The Doctor is in and more random geekery

• “Lots of planets have a North”: Scottish actor Peter Capaldi will be the next Doctor Who. He starred as Malcolm Tucker in In the Loop — a hilariously profane satire of the marketing campaign for a war of choice in Iraq. And he was apparently once in a punk band with Craig Ferguson called The Bastards From Hell.

• “While it’s certainly not unusual for small children with active imaginations to tell fanciful stories, Clark was rather more insistent that his funny story was actually true than seems appropriate for his age.”

• Emma Caulfield takes online quiz: “Which Buffy the Vampire Slayer Character Are You?” Finds out she’s Willow Rosenberg.

He is noble, abundant, and fills the universe. (And He is in trouble if Congress doesn’t do its job.)

• “2^7 Nerd Disses.” From Phil Plait and Zach Weinersmith. A sample: “You’re so unlettered … You mistake the word malapropism for other similar sounding words.”

• Variations on a theme: Ramin Djawadi’s Game of Thrones theme by cello quartet Break of RealityThis guy does a cool metal version, which is what I imagine it would sound like if GoT were on Starz instead of HBO. Here’s what the show’s opening credits might look like on NBC. See also: “The Rains of Castamere” from The National.

• David Gibson’s Religion News Service piece, “Can a Christian watch Game of Thrones?” revisits the question of the show’s moral vision. (I’ll cut RNS some slack for the pseudo-pietistic tribalism of that headline because Gibson and his editors still seem to be in shock after the Red Wedding.) It’s a good, thoughtful piece that highlights Scott Paeth’s Niebuhrian take on the show, while also giving Paeth the final word on the final word about this topic: “How he ends his story will tell us much about the moral world in which he dwells.” As with everything, it’s hard to say what it means unless we know how it ends. Gibson also mentions Jim McDermott’s “Bastards and Broken Things,” which has a nice Ragamuffin-ish take on GoT.

• Richard Madden, who played Robb Stark, lends a bit of support for the Niebuhrian reading: “I feel it’s a really apt ending because he has been outsmarted and it all comes from his good heart.” (If Reinhold Niebuhr is too hoity-toity for you, Scott Paeth also shares this: D&D alignments of Game of Thrones characters.)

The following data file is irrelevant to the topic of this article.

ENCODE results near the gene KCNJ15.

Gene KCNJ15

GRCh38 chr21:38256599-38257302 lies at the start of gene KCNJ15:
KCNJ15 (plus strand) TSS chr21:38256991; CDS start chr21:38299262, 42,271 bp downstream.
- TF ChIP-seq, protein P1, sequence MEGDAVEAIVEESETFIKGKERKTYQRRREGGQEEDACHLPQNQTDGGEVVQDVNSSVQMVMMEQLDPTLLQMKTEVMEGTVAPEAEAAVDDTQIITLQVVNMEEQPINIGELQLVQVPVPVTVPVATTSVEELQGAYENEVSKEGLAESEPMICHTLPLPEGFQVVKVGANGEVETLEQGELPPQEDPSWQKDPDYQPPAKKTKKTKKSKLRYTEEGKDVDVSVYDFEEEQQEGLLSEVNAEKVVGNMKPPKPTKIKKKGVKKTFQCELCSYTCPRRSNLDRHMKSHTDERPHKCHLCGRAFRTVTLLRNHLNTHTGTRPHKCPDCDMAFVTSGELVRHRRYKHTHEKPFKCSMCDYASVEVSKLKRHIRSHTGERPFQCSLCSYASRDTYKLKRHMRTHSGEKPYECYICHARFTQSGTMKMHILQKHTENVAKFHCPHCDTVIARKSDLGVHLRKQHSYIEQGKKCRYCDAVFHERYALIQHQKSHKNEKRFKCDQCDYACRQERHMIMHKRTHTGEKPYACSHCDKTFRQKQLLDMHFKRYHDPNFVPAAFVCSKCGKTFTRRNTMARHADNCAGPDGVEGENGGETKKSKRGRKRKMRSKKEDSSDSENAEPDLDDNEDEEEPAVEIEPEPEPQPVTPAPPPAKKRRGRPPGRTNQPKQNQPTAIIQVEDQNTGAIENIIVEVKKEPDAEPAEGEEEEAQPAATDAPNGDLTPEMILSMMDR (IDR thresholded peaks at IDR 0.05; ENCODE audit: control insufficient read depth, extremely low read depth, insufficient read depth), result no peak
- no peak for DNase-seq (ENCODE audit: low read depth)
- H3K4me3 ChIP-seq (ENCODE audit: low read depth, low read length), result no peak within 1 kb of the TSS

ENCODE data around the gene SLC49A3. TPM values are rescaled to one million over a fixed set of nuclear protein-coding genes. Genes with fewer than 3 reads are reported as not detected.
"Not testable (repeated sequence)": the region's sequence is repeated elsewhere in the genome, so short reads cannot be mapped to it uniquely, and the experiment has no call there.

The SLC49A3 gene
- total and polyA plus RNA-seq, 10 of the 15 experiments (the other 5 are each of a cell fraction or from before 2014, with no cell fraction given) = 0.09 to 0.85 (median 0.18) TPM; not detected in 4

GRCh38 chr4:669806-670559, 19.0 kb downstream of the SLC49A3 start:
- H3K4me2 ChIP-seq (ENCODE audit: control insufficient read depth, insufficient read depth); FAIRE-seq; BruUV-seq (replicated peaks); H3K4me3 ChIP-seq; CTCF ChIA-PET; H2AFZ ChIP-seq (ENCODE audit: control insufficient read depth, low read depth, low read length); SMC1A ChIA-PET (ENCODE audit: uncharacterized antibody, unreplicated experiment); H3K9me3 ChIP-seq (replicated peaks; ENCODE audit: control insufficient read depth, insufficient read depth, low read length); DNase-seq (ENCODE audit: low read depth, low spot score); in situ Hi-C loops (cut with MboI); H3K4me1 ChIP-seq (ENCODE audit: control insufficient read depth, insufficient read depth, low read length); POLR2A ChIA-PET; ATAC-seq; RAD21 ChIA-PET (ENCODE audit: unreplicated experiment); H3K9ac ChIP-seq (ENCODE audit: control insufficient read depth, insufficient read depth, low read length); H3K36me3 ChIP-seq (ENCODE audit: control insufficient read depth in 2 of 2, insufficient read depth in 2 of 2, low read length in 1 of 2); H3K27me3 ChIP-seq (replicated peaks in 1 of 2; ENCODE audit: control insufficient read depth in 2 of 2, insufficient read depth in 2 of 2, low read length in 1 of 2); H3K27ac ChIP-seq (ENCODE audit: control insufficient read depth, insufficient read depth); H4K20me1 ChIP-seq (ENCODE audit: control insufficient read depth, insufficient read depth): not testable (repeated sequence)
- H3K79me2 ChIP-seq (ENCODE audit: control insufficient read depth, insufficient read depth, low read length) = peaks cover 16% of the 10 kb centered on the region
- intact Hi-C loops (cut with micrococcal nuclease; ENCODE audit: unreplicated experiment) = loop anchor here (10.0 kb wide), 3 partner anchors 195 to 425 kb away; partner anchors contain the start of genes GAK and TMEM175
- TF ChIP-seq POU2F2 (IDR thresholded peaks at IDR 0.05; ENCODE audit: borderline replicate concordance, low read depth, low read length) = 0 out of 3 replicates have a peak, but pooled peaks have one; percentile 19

• These articles could have trolled for clicks with headlines modeled after that RNS one above — “Can a feminist watch Game of Thrones?” The answer, in all three cases, is yes.) “How the Patriarchy Screwed the Starks.” “Gratuitous Female Nudity and Complex Female Characters in Game of Thrones.” “Yes, Women Really Do Like Game of Thrones (We Have Proof).”


Via PNH: “Twitter API returning results that do not respect arrow of time.” Very cool merging of form and fiction: “After a thorough review, I can point to the spot in my code where a bad calculation expanded the scope of the search to days after today’s date, but I cannot tell you how it’s possible that the thing returns results.” Read the whole thing.

Mark Evanier remembers the great Ray Harryhausen.

• Iron Man, Iron Throne — the Starks of Winterfell.

• I don’t have any problem saying that Batman is from New Jersey, but Gotham shouldn’t be in South Jersey.

• “Some details of advanced technological designs, architectural blueprints, family recipes, occult summoning rituals, state secrets, and alien anatomy have been changed in order to avoid providing readers with world-endingly dangerous knowledge.” (via)

• Desperate Acts of Magic: “Congratulations, I hereby appoint you as the newest member to the third most-mocked profession, right behind ventriloquists and mimes.”

• OK, two more Game of Thrones items: Kathleen Geier on historical inspirations for the books; Max Read on how accents support and undermine the show’s geography.

Adam Parker’s post on theologian Jonathan Edwards contains a big-time spoiler for the movie Oblivion — so be warned about clicking that link. I can’t say I follow the whole argument, but Parker is certainly right that “the following quote shows that Edwards had a science fiction writer within him.”

It is possible without doubt in the nature of things for God to annihilate me, and after my annihilation to create another being that shall have the same ideas in his mind that I have, and with the like apprehension that he had had them before in like manner as a person has by memory; and yet I be in no way concerned in it, having no reason to fear what that being shall suffer, or to hope for what he shall enjoy.